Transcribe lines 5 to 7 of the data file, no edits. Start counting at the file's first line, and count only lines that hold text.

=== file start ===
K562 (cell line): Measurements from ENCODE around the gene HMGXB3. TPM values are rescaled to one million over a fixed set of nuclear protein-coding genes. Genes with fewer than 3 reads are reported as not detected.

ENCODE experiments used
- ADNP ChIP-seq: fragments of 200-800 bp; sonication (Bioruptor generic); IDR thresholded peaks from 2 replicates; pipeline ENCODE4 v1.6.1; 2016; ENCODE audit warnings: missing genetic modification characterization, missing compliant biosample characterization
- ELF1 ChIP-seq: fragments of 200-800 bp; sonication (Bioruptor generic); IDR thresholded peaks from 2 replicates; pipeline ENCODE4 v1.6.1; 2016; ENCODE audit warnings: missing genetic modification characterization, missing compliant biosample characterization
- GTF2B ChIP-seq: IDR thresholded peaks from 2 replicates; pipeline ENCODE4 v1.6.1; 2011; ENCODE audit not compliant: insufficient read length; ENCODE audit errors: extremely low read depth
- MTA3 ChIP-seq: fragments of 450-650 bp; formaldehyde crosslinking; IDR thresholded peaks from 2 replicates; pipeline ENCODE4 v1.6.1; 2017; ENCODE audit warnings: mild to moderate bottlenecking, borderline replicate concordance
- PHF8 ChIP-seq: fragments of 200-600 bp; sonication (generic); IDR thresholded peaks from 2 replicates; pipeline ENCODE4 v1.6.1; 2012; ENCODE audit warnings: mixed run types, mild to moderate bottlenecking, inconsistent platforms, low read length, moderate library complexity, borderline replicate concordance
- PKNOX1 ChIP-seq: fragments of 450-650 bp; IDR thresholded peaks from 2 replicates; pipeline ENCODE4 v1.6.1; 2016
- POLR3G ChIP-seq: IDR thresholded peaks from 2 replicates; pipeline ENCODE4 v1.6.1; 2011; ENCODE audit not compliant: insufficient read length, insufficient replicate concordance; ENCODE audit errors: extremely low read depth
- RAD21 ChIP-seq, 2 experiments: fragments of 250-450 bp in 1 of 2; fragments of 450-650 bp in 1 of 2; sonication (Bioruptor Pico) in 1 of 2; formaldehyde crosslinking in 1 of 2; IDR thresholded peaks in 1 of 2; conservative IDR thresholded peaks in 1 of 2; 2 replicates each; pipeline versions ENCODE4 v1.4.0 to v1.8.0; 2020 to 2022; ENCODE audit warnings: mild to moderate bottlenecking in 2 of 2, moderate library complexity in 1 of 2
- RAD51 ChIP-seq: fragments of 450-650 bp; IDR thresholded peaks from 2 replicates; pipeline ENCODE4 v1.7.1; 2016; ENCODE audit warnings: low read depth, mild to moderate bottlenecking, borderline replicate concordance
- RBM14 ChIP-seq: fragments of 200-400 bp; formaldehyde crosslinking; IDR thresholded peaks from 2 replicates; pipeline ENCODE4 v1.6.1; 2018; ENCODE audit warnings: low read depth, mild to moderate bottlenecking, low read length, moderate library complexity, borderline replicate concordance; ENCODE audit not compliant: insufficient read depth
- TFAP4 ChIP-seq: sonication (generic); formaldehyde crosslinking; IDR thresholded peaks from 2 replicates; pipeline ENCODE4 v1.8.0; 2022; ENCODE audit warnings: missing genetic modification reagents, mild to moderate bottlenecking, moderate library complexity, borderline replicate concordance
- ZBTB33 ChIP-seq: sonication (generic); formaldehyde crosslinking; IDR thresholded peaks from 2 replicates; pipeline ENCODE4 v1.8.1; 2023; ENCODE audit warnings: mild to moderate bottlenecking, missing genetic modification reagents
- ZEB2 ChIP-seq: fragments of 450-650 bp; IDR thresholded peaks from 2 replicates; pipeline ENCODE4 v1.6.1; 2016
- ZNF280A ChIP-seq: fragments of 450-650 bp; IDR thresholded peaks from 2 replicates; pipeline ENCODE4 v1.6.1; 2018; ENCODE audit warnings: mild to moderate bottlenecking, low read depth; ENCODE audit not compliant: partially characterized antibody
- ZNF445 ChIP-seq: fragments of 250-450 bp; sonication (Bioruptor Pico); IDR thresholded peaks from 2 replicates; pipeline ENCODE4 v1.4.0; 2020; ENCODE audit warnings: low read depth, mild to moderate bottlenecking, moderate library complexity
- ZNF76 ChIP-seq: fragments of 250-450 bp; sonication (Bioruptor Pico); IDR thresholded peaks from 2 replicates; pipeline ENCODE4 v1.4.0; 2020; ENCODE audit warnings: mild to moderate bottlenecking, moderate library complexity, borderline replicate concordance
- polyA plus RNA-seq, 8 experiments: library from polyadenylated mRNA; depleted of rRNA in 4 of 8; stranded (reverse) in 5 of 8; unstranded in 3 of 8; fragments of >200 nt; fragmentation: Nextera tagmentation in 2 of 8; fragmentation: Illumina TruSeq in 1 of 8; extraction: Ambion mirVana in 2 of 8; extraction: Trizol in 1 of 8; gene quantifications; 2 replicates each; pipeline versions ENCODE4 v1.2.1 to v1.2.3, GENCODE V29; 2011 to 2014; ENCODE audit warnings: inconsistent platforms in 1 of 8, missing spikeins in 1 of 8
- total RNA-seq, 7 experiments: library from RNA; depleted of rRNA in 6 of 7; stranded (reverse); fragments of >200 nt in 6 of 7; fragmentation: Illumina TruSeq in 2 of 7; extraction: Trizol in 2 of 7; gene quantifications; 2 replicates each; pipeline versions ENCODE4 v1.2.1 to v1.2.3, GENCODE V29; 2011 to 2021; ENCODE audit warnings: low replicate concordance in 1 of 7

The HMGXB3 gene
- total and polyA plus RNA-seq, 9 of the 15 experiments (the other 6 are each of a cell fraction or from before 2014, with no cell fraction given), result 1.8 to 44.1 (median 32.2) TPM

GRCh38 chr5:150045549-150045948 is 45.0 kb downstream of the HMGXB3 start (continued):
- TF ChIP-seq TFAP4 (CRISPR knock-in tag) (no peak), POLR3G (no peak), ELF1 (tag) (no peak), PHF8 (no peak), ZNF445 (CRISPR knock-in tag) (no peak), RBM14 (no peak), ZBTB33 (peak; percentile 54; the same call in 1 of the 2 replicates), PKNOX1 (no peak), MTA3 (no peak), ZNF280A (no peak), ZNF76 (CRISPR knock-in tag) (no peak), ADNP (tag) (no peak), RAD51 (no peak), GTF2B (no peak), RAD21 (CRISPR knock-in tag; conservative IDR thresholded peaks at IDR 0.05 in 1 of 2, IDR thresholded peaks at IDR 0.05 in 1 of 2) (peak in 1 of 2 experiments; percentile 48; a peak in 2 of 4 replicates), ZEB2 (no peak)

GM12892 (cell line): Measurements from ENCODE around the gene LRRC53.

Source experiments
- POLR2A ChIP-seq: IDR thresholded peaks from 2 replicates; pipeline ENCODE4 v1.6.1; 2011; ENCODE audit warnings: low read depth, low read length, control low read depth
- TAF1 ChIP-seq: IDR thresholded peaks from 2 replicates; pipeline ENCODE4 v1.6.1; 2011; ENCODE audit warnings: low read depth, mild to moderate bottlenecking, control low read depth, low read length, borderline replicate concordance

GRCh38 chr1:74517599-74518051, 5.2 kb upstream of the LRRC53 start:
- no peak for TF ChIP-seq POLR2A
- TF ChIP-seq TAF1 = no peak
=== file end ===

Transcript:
- GTF2B ChIP-seq: IDR thresholded peaks from 2 replicates; pipeline ENCODE4 v1.6.1; 2011; ENCODE audit not compliant: insufficient read length; ENCODE audit errors: extremely low read depth
- MTA3 ChIP-seq: fragments of 450-650 bp; formaldehyde crosslinking; IDR thresholded peaks from 2 replicates; pipeline ENCODE4 v1.6.1; 2017; ENCODE audit warnings: mild to moderate bottlenecking, borderline replicate concordance
- PHF8 ChIP-seq: fragments of 200-600 bp; sonication (generic); IDR thresholded peaks from 2 replicates; pipeline ENCODE4 v1.6.1; 2012; ENCODE audit warnings: mixed run types, mild to moderate bottlenecking, inconsistent platforms, low read length, moderate library complexity, borderline replicate concordance